--> --> Abstract: Soil Vapor Extraction from Heterogeneous Lithology, with Thermal Oxidation Emission Control, by E. Simonis and J. Bower; #90992 (1993).

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SIMONIS, ED, and JOHN BOWER, Groundwater Technology, West Sacramento, CA

ABSTRACT: Soil Vapor Extraction from Heterogeneous Lithology, with Thermal Oxidation Emission Control

Soil vapor extraction from a hydrocarbon-impacted vadose zone is a proven method for removing absorbed petroleum hydrocarbons and enhancing natural biodegradation. However, a heterogeneous vadose zone lithology complicates equivalent vapor extraction rates from each stratigraphic horizon.

Assessment of a leaking service station site in central California determined that two point sources (leaking tanks and a leaking product line) contributed to the subsurface problem. The heterogeneous site stratigraphy consists of four alluvial units, alternating silty clays and sands with variable pneumatic properties. The depth to the water table is 70 ft. Soil beneath the storage tanks is impacted to within 5 ft of the water table. Groundwater is not yet impacted.

To extract vapors from all four horizons at an equivalent rate, the screened interval of the extraction wells was staggered, with a greater proportion of screen towards the silty horizons. Three vadose monitoring wells, consisting of 1-ft-long monitoring points centered in each stratigraphic unit, were also installed. During initial pilot tests, all four units recorded similar pressures. Pulse tests extracted vapors with an average concentration 45,000 mg/L of total petroleum hydrocarbons for 5 days.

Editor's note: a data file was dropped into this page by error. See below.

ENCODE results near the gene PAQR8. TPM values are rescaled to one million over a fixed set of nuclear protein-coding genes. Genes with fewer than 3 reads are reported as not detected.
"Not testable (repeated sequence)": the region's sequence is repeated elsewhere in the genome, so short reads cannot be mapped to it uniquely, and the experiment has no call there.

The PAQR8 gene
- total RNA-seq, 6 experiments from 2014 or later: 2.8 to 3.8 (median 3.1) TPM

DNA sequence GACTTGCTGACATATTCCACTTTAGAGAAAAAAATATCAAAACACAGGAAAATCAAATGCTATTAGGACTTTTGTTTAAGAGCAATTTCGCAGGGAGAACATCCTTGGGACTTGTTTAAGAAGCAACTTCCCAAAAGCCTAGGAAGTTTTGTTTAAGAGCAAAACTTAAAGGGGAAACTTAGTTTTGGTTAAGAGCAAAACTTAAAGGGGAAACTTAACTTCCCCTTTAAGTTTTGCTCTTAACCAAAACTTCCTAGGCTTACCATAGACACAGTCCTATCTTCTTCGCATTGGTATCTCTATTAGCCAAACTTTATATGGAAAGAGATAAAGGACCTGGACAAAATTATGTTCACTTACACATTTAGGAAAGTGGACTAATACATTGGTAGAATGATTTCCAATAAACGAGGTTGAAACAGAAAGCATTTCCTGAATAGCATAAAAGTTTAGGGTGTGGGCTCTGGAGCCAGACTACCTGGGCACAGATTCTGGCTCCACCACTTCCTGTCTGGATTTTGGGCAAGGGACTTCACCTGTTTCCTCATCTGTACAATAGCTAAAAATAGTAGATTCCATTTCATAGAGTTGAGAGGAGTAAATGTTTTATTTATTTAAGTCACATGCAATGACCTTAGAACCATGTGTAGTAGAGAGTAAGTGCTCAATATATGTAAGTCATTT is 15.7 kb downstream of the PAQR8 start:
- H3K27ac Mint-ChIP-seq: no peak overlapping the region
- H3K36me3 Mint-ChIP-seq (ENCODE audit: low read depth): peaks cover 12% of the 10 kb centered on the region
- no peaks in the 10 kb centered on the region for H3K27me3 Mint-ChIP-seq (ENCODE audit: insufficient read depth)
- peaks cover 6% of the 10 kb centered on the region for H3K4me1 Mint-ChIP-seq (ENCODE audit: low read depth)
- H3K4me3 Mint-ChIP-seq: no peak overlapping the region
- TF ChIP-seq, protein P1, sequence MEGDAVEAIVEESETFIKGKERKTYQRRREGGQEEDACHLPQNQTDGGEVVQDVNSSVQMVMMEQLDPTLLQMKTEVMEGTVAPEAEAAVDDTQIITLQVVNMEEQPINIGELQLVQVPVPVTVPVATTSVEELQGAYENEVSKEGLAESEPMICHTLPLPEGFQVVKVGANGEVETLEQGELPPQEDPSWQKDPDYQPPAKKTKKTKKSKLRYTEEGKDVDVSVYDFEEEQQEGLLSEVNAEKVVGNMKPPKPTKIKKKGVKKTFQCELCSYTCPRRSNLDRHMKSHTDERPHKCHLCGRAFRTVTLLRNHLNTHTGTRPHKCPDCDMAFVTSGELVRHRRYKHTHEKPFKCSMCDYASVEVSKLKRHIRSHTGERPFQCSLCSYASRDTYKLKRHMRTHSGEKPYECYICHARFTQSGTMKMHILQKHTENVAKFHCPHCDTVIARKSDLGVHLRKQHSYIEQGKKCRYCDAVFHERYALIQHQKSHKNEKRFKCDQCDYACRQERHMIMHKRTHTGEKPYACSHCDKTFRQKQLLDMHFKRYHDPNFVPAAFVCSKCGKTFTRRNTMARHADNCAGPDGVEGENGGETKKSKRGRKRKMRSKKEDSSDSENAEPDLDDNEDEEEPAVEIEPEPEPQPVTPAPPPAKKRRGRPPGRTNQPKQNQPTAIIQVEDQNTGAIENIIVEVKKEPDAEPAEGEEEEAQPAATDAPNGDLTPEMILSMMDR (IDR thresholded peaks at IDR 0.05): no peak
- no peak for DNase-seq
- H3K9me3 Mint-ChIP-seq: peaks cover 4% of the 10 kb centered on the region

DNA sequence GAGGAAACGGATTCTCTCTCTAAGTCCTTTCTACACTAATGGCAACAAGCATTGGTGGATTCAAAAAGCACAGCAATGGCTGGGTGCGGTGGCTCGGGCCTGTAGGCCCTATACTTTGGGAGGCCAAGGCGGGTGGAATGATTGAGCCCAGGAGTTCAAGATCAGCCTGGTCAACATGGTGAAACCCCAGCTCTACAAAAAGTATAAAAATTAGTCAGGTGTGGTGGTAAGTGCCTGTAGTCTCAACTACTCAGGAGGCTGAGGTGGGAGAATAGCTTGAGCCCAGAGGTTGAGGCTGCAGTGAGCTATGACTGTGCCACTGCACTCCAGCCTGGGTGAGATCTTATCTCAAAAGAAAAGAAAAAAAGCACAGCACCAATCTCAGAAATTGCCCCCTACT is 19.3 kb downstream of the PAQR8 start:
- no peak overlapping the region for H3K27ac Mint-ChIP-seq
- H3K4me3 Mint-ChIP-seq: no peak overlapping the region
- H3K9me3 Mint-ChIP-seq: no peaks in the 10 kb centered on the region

To minimize the total time for remediation and protect groundwater quality, a thermal oxidation treatment unit was chosen for emission control. The unit breaks down complex petroleum hydrocarbons to simple carbon and hydrogen oxides at 1400 degrees F on site. Initially, three vapor extraction wells were used at a total flow rate of 200 scfm. After 10 days of operation, extraction

from only one well was required, and sands cleaned up more rapidly than silty clays.

The system is successful in providing equivalent extraction and destruction of petroleum vapor from a lithologically heterogeneous vadose zone, as well as independent monitoring of each unit during remediation.

Cost analyses of various pumping and treatment remediation systems indicate that expenditures associated with thorough aquifer characterization represent less than 5% of the total remedial project cost. These expenditures represent a savings through the life of a project due to greater efficiency of a properly designed remediation system.

AAPG Search and Discovery Article #90992©1993 AAPG Pacific Section Meeting, Long Beach, California, May 5-7, 1993.